See Starvation Creek Falls, Cabin Creek Falls, Lancaster Falls, and Starvation Creek Falls all in one easily accessible, short run. Three of the four waterfalls are viewable from paved ADA accessible pathways, with only Lancaster Falls requiring a short climb up a singletrack trail. This route would be a lot better if it were not for proximity to I-84 and the resulting incessant road noise.
Parking is immediately off a designated exit from I-84 for Starvation Creek State Park, making this trail very easy to access by any car. There are bathrooms at this (as of early 2019) free parking lot as well as a neat map showcasing the plans for Historic Highway State Trail.
The trail will follow the newly paved and fully accessible portion of the historic highway trail west. After only a third of a mile, you'll come across Cabin Creek Falls, which plunges about 220 feet into a pool partially obscured by a huge boulder. The waterfall is only a few dozen feet from the trail so it's unmissable.
You'll come to a paved trail heading south after another third of a mile along the paved historic trail that leads to a small sitting area near the base of Hole in the Wall Falls. This waterfall was created to prevent the original Warren Creek Falls from washing out the highway in 1938, hence why it comes out of a tunnel. The paved section of the trail ends before the best views of Hole in the Wall Falls which are near the bridge over Warren Creek.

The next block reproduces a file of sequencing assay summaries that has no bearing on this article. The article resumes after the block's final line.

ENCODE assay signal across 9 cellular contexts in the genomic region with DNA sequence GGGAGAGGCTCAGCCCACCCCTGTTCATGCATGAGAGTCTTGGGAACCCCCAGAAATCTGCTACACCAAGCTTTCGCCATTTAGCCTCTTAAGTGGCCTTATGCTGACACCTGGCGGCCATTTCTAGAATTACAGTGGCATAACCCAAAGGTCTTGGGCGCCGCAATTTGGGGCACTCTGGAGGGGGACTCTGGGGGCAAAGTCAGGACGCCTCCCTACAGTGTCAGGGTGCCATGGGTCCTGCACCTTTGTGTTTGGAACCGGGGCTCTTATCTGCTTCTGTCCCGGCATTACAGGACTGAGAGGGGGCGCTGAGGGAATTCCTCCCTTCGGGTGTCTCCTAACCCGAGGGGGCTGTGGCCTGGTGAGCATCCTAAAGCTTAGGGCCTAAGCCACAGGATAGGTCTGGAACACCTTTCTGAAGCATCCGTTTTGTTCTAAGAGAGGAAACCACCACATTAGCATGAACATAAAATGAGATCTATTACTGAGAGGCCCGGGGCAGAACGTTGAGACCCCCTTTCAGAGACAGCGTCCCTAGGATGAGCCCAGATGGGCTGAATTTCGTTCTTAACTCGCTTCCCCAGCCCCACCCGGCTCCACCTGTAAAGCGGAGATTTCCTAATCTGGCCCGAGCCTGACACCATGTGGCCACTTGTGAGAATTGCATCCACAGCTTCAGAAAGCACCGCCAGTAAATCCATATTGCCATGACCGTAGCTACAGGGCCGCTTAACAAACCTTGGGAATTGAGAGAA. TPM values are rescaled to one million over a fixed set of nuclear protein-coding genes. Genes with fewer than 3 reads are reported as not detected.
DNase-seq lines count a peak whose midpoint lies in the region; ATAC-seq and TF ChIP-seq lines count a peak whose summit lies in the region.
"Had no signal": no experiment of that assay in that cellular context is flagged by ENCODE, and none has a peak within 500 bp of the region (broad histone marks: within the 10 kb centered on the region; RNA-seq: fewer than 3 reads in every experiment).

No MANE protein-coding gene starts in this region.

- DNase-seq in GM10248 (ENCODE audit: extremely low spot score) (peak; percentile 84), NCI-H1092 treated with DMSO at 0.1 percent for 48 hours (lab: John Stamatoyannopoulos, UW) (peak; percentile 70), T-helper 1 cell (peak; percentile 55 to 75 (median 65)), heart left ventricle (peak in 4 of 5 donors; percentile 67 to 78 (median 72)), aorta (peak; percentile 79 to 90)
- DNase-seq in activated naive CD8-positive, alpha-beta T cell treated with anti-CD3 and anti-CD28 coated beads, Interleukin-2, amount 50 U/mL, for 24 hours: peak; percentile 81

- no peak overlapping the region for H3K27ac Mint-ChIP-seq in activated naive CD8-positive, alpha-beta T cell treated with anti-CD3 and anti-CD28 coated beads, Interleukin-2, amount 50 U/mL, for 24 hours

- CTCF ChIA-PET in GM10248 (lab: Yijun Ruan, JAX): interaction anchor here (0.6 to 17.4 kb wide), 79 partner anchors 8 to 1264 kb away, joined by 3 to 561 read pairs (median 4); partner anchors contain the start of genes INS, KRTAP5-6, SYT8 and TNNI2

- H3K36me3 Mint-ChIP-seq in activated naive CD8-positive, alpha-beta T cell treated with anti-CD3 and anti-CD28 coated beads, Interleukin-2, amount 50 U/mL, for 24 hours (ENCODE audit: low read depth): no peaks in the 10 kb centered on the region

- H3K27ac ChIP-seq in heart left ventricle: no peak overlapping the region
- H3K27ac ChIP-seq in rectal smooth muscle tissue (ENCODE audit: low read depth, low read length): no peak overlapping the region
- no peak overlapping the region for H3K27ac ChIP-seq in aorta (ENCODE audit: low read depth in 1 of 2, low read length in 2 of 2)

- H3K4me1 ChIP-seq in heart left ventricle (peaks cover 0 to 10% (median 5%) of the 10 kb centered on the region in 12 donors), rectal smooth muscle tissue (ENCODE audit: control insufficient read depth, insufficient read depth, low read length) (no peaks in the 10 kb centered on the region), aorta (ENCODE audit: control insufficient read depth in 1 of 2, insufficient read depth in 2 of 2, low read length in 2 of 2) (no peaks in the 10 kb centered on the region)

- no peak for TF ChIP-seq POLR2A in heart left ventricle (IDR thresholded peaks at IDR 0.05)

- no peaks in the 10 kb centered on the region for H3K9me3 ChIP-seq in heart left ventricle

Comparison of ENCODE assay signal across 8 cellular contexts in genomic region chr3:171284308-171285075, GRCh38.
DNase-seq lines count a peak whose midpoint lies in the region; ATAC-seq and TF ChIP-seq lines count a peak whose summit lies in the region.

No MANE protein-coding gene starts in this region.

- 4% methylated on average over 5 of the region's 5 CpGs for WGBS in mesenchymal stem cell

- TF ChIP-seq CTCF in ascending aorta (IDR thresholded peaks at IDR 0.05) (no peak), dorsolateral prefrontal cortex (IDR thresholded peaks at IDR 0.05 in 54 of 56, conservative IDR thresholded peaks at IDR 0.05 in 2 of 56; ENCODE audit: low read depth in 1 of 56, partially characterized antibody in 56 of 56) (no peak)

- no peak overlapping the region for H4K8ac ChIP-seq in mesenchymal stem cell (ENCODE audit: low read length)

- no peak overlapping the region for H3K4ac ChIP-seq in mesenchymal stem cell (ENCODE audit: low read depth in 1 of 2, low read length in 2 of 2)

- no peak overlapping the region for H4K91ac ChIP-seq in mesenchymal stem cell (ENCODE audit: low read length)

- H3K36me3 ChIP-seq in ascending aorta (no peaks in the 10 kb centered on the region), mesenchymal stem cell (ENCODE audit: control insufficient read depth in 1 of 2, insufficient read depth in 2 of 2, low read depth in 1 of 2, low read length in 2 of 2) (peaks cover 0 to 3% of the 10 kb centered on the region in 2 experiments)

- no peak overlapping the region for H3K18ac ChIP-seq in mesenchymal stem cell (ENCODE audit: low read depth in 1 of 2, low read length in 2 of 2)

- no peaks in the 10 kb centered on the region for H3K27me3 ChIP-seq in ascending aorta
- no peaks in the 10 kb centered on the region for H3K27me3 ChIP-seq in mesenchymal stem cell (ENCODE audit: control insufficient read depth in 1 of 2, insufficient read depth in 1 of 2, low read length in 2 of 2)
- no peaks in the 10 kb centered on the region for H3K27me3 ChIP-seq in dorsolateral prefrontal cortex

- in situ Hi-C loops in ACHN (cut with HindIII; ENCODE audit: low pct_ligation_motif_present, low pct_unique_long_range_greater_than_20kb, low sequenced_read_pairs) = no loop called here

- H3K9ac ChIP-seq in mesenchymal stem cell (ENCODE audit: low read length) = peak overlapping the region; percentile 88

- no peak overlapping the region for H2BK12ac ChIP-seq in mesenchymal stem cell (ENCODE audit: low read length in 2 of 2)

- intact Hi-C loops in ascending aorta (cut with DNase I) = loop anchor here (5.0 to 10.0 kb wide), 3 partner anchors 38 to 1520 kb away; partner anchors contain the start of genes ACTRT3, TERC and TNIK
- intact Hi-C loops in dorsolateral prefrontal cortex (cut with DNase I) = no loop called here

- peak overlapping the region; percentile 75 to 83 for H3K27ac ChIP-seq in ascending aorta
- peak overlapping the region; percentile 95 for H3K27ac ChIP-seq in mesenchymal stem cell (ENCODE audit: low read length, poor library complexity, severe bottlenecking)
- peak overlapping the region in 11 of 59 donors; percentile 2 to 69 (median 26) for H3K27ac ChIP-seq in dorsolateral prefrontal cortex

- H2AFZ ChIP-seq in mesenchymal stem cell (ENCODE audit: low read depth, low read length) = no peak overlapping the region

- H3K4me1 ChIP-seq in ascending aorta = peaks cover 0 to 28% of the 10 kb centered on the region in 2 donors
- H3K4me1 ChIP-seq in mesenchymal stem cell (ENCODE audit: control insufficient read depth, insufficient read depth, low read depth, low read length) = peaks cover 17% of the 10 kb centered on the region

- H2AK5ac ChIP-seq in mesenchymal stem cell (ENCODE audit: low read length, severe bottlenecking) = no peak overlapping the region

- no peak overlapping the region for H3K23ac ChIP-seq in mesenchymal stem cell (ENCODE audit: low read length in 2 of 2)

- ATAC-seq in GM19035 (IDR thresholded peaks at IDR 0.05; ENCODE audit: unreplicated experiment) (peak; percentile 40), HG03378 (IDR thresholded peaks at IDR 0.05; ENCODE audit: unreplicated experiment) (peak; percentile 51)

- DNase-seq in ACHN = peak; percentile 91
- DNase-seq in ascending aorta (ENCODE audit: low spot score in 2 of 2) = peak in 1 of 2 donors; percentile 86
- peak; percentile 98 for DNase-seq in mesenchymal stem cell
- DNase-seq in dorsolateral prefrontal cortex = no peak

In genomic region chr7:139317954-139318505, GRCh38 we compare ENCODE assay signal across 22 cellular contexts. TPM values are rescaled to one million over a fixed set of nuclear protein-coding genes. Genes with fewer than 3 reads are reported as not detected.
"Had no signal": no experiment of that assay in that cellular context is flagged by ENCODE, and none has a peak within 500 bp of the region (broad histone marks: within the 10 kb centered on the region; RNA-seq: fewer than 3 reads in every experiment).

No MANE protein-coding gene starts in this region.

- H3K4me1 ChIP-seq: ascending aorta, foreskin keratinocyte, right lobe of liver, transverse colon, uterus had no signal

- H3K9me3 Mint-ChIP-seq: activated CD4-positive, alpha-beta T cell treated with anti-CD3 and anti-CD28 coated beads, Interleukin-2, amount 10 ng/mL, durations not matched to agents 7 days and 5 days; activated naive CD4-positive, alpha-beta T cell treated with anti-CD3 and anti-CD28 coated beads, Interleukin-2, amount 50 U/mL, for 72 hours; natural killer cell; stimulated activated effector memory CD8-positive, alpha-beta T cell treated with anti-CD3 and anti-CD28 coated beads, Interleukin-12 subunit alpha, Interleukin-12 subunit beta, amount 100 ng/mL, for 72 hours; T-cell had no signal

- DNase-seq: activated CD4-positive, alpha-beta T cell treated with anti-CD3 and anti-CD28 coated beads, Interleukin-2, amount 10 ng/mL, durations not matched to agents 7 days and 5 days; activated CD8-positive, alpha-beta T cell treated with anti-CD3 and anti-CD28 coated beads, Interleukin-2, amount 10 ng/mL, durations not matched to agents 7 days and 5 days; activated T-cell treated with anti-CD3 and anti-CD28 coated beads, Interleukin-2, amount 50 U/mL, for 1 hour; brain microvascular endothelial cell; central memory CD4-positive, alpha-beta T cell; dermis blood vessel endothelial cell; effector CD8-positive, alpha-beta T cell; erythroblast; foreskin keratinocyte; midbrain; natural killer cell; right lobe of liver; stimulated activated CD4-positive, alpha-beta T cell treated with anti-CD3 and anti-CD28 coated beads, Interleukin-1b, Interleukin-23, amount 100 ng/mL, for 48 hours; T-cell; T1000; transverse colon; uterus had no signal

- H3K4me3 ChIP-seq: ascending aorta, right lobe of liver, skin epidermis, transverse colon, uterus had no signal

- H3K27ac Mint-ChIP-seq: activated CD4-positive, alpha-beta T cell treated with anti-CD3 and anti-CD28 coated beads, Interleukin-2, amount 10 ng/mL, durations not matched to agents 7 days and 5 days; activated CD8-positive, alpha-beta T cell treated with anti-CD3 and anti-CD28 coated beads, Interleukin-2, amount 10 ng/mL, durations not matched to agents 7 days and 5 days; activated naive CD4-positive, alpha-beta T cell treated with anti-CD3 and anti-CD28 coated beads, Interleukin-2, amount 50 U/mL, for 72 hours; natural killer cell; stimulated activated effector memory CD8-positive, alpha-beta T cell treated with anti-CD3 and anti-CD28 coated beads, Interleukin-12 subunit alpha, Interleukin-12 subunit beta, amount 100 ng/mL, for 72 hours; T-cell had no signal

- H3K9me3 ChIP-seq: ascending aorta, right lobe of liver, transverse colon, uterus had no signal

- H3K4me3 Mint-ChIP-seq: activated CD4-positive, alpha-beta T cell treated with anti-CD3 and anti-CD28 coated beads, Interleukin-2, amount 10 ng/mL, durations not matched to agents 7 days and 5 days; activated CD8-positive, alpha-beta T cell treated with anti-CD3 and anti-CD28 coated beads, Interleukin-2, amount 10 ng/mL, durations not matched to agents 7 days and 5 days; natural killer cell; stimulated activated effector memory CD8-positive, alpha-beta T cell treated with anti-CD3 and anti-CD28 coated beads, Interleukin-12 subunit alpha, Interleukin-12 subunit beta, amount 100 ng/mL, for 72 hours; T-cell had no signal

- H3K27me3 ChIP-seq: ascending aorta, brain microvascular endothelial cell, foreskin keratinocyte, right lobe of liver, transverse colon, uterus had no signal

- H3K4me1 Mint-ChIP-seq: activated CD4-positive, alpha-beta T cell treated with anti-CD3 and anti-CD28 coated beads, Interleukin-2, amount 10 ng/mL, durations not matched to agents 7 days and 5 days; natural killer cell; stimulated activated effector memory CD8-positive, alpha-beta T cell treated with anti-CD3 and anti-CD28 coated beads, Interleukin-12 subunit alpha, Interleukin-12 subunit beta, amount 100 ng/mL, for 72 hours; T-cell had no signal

Continue along the unpaved trail towards Mount Defiance
for roughly another third of a mile. This is the only uphill on this trail and can be skipped if you're not feeling it. Here you'll see Lower Lancaster Falls, named after the lead engineer for the highway.
Head back the way you came, but this time continue east past the parking area along the historic highway trail. Look for an obvious paved path that heads south a tenth of a mile to Starvation Creek Falls. There are two picnic tables here that make a great place to take a break while enjoying the beauty of Starvation Creek Falls.
Much of this trail follows the original path of the Columbia Highway that has recently been paved for hiking, running, and biking.